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Posted June 23, 2013
This book opens up in a most unusual fashion. The author describes his initial life journeys and briefly hints at his feelings of not quite knowing who exactly he is in the world. As the son of a diplomat, the stories told about his early life are quite fascinating and will intrigue readers whom have never known that sort of lifestyle and family travel. Eventually, the book takes a slightly (and I mean slightly) religious turn where Li explains how he converted to Christianity. He never comes off as pushy in the book, and this book is first and foremost a non-fictional account about the leader of a non-profit organization. What I also like is how this Christian did not just write a vague book about love and purpose. No. He wrote a book about his compelling need to take the Bible literally and go out and help the poor. This is really admirable. As the pages turn, readers will understand the immense complexities and hardships that go into such a gargantuan task. Culture and language blend effortlessly as Li takes you through his ventures into war-torn Central America to help the rural poor. He helped the poor by giving them land deeds that they eventually pay back. I love how he didn’t just give the natives a handout. Li explained how giving people freebies did not give them any sense of dignity—the people must work back their spirit of humanity to earn the independence they so surely covet from their wealthier counterparts. Some people may think that helping the poor may be too big of a task. They may think they’re not smart enough, don’t have a large enough network of help, don’t have enough resources, etc. But what I love about this book is that readers see start to finish one man’s dream of doing something worthwhile to help others. Readers may never do what Li did, but they will know it is possible. At, if nothing else, readers will be humbled knowing that there are those in the world doing great things for the poor. It’s all to easy to think we’ve got everything all figured out and that we’re “good people” because we donate money here and there. But this book will make you stop and think what one person really can do. This book also will challenge religious people. While Li never goes into specific detail about his particular doctrine / creed / denomination, he does stress how he must help the poor. Regardless of what people believe, all arguments seem to diminish when you realize people are fulfilling one of the key parts of Yah’s desire—to love others and help the poor. Li may not have everything figured out spiritually (who does?), but he is taking a step in the right direction by pursuing the mitzvah of helping the poor. As for the book and the author, I say well done.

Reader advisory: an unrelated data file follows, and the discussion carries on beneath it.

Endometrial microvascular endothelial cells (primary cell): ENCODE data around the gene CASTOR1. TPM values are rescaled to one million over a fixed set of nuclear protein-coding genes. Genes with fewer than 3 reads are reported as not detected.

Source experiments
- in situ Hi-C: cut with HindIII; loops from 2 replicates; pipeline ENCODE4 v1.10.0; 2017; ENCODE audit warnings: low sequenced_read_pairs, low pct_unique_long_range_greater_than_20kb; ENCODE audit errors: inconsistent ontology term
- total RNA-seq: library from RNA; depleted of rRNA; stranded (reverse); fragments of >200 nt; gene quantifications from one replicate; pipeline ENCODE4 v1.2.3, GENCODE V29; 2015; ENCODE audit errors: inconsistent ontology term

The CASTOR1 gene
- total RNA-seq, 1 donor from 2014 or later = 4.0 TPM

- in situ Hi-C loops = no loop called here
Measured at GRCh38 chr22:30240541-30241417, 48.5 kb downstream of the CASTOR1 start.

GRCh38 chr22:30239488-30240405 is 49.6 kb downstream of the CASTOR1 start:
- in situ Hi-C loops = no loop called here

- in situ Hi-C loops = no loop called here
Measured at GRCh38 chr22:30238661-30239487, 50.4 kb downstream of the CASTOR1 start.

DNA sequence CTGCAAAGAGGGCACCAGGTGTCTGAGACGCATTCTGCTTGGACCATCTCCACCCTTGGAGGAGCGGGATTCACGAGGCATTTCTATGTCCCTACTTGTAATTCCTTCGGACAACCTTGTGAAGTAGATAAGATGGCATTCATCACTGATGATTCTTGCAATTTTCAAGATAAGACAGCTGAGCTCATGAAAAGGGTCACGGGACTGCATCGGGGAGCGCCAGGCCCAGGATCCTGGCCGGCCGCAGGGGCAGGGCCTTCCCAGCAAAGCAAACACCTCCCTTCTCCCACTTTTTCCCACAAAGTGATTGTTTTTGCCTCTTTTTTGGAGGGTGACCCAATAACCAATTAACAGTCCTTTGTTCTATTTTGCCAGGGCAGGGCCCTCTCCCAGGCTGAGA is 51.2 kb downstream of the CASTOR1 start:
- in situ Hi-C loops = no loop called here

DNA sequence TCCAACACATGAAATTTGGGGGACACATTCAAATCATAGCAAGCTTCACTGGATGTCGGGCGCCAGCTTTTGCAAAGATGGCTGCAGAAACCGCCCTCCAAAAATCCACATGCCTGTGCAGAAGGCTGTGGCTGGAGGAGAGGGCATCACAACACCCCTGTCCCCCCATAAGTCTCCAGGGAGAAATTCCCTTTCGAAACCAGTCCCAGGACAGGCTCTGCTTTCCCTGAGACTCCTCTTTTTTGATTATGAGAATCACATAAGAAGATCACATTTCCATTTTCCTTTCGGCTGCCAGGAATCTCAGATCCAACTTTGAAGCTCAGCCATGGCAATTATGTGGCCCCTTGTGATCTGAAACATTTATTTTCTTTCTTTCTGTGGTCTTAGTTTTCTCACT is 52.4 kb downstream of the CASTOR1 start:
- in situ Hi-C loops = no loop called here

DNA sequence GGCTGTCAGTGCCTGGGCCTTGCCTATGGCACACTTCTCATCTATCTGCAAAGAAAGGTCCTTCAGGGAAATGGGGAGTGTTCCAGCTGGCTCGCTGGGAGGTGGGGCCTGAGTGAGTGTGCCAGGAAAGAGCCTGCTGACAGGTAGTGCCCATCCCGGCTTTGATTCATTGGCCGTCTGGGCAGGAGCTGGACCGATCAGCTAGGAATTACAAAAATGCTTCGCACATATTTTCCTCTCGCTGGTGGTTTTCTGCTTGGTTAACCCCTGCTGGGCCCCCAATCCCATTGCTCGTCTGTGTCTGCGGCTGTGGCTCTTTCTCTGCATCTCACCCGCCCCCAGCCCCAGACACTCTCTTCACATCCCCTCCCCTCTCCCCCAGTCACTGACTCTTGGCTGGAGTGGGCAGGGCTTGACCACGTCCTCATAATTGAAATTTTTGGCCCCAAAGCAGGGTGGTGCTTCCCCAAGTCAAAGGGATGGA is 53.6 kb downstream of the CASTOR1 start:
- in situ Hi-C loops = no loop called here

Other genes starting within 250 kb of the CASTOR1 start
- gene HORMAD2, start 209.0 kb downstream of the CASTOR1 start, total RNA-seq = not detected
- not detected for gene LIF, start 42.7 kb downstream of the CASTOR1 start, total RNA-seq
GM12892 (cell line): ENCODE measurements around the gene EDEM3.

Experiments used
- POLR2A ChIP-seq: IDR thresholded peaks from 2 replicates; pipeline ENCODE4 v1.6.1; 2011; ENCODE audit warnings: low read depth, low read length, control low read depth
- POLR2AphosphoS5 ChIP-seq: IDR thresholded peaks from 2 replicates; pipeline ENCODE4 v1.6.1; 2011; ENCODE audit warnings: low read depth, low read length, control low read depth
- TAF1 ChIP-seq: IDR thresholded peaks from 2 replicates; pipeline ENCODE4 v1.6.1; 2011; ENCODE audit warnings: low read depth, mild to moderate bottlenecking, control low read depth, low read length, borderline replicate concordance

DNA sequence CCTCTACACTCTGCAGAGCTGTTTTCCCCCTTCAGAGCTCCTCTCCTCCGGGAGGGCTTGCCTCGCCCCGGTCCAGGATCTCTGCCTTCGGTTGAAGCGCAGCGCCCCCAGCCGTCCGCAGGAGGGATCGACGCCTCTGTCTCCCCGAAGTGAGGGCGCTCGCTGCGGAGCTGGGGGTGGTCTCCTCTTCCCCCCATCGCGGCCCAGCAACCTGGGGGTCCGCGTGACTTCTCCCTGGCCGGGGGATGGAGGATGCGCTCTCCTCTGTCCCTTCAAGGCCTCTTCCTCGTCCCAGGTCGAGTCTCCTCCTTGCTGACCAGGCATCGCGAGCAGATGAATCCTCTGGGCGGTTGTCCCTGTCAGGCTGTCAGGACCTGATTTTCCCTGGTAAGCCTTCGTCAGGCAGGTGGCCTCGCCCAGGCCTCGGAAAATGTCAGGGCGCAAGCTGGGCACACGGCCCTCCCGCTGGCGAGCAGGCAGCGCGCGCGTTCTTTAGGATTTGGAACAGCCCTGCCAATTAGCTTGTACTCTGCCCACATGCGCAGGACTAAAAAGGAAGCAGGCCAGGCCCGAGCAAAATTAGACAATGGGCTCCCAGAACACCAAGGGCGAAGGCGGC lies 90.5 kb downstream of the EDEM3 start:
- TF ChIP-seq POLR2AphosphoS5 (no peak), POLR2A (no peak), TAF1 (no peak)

And Li, if you’re reading this, read Leviticus 25.